DISA is a Department of Defense combat support agency and provides real-time information technology and communications support to the president, vice president, secretary of defense, the military services, and the combatant commands. From its Arlington, Virginia, headquarters and through worldwide field activities, DISA offers IT services, capabilities and acquisition expertise so the US military can accomplish its missions.
Architected to eliminate poor quality patents and ensure that only high quality patents issue, the Linux Defenders program enables individuals and organizations to efficiently contribute to:
1. “Defensive Publications” that codify ‘known’ inventions that have not previously been patented so that they can be brought to the attention of the patent office to ensure that later developed patent applications claiming such inventions do not issue. In general, defensive publications are a vehicle which allows the Linux and broader open source community to create valuable prior art that enables Linux and freedom of action/freedom to operate for those active in utilizing Linux to drive innovation in products, services, and applications;
2. “Peer to Patent” which solicits prior art contributions from the Linux and broader open source community to ensure patent examiners are aware of prior art relevant to published applications that are currently under review. In this way, the patent office is alerted to relevant prior art and only the most innovative and novel ideas are actually patented.
3. “Post-Issue Peer to Patent” which solicits prior art contribution from Linux and the broader open source community to permit the invalidation of previously issued patents that were issued in error because of the patent office’s lack of awareness of relevant prior art.
Use of Linux Defenders is free of charge to contributors and the hosting of Defensive Publications on databases accessible by patent and trademark office examiners around the world is borne by the program’s sponsors.
via Linux Defenders.
A nice how-to-think-through the creation of a good open source project.
Bottom line conclusion: strive to be Open in everything you do, every LOC, every process, not just having available source — if you’re not doing that you are not getting all of the great benefits of Open Source which is the REAL reason why you do it, to achieve vibrant communities that feed off each other and get stronger because of it. If you’re mainly just talking to yourself (in stage 1), figure out how to maximize the stage 2.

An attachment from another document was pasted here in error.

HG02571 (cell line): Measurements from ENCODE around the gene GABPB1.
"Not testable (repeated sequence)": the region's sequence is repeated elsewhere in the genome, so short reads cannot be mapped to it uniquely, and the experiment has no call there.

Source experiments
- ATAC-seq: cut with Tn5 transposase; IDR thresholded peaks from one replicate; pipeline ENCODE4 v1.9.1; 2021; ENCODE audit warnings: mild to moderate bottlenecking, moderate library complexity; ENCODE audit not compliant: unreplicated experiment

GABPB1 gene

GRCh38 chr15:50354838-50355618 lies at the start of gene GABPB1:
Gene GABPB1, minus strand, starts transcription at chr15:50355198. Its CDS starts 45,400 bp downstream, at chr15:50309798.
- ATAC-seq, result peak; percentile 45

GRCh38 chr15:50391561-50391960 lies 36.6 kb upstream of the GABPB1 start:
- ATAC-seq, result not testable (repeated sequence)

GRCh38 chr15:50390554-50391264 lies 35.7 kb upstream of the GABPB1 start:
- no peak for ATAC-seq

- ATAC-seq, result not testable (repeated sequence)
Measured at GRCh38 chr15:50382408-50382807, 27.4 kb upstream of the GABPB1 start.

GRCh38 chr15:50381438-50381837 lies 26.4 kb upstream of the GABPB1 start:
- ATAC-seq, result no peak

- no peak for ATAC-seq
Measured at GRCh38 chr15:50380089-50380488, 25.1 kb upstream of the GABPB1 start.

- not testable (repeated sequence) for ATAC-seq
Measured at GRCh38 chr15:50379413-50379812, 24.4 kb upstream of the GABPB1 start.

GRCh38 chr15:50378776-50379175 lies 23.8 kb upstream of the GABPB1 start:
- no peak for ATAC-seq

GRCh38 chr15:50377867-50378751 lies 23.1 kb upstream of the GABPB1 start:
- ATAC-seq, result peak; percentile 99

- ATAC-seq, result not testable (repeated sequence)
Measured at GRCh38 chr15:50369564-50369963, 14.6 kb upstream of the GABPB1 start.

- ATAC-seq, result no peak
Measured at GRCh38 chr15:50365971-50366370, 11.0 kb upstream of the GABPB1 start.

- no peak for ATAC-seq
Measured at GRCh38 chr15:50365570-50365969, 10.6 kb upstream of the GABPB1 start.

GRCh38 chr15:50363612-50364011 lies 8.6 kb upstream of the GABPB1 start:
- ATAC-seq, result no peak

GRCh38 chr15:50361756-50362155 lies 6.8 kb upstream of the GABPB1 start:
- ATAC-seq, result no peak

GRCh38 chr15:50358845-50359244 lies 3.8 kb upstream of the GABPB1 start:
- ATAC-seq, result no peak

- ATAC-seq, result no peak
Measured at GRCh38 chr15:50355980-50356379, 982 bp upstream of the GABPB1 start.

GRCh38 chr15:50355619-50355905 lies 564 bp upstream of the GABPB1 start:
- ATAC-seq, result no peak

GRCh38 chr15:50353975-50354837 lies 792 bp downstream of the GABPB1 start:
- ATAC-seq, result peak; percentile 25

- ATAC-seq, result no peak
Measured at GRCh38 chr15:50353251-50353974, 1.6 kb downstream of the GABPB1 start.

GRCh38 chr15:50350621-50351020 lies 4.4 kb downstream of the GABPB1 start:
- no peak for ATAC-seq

If you have an open source project, think about how to grow a community of users and a community of developers. The latter is pretty darn hard, but a pretty rewarding thing to achieve.
I could have written this more simply — open source code is great, open everything is better. Hopefully this is useful to some new software companies out there, as well as some developers. The main idea here is, think community, not code. It’s everything — and when you do that, THAT is when you actually reap the benefits of open source. Otherwise the only real benefit you are getting is freedom to debug/fork, which is only a very small part of the equation.
A Creative Commons video directed by Jesse Dylan.
Mozilla’s Director of Evangelism, Chris Blizzard writes about why open video is important.
The result of that has been an explosion of creativity and investment from single individuals all the way up to the largest companies. Anyone can have an impact and anyone can affect the technology direction of the web. Because anyone can build tools without permission that speak the lingua franca of the web, you can find tools to do just about anything. It’s a truly vibrant marketplace.
There’s one exception to this: video on the web. Although videos are available on the web via sites like Youtube, they don’t share the same democratized characteristics that have made the web vibrant and distributed. And it shows. That centralization has created some interesting problems that have symptoms like censorship via abuse of the DMCA and an overly-concentrated audience on a few sites that have the resources and technology to host video. I believe that problems like the ones we see with youtube are a symptom of the larger problem of the lack of decentralization and competition in video technology – very different than where the rest of the web is today.
Mozilla contributes $100,000 to fund Ogg development – Ars Technica
Mozilla has given the Wikimedia Foundation a $100,000 grant intended to fund development of the Ogg container format and the Theora and Vorbis media codecs. These open media codecs are thought to be unencumbered by software patents, which means that they can be freely implemented and used without having to pay royalties or licensing fees to patent holders. This differentiates Ogg Theora from many other formats that are widely used today.